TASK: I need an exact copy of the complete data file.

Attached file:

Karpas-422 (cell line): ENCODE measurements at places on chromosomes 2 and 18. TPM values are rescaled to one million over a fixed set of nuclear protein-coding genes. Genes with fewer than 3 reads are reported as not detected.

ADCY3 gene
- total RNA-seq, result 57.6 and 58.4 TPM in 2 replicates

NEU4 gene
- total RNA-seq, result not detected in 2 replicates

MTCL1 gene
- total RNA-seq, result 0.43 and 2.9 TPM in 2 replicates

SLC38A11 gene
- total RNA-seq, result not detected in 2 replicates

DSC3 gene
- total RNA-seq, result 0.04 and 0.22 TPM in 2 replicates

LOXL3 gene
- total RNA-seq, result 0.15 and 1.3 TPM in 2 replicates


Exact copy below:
Karpas-422 (cell line): ENCODE measurements at places on chromosomes 2 and 18. TPM values are rescaled to one million over a fixed set of nuclear protein-coding genes. Genes with fewer than 3 reads are reported as not detected.

ADCY3 gene
- total RNA-seq, result 57.6 and 58.4 TPM in 2 replicates

NEU4 gene
- total RNA-seq, result not detected in 2 replicates

MTCL1 gene
- total RNA-seq, result 0.43 and 2.9 TPM in 2 replicates

SLC38A11 gene
- total RNA-seq, result not detected in 2 replicates

DSC3 gene
- total RNA-seq, result 0.04 and 0.22 TPM in 2 replicates

LOXL3 gene
- total RNA-seq, result 0.15 and 1.3 TPM in 2 replicates